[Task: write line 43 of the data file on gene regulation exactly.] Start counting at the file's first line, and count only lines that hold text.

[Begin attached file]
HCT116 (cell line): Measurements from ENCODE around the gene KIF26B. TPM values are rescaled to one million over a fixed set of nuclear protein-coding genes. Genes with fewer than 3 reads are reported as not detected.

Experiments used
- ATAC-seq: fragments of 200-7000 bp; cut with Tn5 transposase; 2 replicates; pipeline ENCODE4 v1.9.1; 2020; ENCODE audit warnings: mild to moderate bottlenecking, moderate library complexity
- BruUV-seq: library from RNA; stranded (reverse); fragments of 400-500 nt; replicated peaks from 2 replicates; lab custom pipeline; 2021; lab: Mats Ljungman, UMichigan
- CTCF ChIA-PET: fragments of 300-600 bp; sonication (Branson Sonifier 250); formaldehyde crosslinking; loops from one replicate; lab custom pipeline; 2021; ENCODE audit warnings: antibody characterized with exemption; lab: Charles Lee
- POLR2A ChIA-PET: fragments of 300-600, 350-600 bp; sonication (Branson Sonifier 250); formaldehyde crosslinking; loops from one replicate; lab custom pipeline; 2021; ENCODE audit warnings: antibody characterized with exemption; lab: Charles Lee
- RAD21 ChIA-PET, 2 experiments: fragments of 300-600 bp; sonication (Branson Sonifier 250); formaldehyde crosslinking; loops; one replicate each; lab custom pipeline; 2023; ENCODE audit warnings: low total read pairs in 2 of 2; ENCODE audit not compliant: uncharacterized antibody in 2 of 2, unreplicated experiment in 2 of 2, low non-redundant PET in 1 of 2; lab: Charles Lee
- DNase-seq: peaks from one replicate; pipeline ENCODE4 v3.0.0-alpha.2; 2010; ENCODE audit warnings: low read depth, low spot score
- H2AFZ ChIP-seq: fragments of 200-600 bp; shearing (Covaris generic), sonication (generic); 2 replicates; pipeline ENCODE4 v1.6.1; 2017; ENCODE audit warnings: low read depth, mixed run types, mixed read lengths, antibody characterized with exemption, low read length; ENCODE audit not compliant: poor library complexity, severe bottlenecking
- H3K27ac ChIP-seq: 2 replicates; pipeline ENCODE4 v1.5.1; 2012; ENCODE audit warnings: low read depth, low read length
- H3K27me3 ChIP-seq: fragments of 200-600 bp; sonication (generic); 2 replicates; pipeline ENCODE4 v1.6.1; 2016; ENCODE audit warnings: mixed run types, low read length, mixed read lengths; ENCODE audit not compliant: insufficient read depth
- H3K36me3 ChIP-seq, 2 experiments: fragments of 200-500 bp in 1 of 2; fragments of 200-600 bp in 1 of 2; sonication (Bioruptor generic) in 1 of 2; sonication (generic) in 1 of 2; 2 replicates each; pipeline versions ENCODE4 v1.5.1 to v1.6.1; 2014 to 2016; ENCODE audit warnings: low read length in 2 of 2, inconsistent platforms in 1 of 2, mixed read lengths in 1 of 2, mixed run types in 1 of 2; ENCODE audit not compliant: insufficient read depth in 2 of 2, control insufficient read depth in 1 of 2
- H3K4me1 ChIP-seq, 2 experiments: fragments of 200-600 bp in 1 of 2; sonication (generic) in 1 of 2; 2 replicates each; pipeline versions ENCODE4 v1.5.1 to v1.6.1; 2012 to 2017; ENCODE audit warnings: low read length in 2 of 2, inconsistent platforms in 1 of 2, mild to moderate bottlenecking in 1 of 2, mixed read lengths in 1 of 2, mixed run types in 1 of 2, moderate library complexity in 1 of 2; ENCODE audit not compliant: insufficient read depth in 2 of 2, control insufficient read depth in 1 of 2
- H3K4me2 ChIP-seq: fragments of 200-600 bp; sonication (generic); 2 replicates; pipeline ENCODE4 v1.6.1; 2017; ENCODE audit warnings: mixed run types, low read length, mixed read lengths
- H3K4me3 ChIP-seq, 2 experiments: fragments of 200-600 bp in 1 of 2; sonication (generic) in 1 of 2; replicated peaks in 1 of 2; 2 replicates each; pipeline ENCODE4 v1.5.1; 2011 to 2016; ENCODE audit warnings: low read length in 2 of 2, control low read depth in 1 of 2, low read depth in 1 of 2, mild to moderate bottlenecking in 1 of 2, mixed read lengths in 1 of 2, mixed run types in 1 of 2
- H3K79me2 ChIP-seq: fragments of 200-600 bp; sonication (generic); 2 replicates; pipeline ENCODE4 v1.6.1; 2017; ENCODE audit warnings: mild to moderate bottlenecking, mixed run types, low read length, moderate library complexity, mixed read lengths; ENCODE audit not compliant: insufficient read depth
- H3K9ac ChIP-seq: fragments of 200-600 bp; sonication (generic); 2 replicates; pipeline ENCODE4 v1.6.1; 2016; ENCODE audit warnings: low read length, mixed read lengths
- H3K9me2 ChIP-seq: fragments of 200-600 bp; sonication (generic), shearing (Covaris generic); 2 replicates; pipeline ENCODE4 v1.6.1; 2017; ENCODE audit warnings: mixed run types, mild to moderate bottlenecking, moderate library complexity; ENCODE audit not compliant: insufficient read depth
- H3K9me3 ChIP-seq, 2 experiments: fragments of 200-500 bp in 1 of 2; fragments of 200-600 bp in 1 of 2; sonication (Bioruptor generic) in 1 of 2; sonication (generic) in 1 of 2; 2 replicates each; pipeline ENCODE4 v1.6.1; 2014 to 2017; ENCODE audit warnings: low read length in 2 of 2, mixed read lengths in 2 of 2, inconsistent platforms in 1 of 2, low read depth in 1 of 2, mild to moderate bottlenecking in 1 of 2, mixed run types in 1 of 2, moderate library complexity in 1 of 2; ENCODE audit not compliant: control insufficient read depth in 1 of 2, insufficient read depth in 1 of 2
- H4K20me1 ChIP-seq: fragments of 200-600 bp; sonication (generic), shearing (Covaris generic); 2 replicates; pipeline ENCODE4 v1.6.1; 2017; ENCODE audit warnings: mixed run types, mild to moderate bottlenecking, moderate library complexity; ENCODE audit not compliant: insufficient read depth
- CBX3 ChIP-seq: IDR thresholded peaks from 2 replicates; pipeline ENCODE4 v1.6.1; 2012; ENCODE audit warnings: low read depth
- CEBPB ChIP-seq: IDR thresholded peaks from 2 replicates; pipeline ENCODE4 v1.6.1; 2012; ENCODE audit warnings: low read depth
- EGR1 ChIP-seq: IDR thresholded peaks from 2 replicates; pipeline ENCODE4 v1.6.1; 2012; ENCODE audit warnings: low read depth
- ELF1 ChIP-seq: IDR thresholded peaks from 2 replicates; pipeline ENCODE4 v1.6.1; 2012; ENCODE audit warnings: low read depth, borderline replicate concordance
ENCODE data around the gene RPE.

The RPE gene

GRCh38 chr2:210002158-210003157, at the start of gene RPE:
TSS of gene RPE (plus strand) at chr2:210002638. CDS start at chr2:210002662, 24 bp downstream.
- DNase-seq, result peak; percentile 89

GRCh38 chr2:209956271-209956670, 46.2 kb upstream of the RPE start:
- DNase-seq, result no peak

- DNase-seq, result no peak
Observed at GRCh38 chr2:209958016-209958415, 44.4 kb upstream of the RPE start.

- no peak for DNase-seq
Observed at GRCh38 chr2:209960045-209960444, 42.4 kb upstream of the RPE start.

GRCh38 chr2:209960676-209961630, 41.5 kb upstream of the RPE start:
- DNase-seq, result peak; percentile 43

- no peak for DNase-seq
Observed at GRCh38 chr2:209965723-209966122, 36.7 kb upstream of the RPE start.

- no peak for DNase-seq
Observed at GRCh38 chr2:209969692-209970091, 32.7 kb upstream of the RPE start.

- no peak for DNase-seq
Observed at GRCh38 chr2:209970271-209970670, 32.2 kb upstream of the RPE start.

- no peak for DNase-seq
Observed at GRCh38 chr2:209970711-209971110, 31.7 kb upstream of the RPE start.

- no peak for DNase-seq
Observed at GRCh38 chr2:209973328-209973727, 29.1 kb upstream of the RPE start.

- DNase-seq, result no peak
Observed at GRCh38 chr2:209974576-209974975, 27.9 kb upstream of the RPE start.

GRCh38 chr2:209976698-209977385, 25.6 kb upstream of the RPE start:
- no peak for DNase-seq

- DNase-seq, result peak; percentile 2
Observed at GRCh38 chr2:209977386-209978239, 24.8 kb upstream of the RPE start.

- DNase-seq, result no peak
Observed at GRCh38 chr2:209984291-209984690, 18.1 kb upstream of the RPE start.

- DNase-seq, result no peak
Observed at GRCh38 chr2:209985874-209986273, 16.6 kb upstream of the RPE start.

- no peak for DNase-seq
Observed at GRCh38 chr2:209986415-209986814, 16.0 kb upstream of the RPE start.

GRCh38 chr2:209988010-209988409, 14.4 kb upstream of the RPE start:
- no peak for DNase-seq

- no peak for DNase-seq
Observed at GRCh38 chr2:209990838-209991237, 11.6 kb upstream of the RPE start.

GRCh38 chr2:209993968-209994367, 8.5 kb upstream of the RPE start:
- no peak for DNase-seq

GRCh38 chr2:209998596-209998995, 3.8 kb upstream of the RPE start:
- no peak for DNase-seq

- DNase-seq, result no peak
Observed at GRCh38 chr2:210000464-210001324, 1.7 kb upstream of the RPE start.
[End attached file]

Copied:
Observed at GRCh38 chr2:209970271-209970670, 32.2 kb upstream of the RPE start.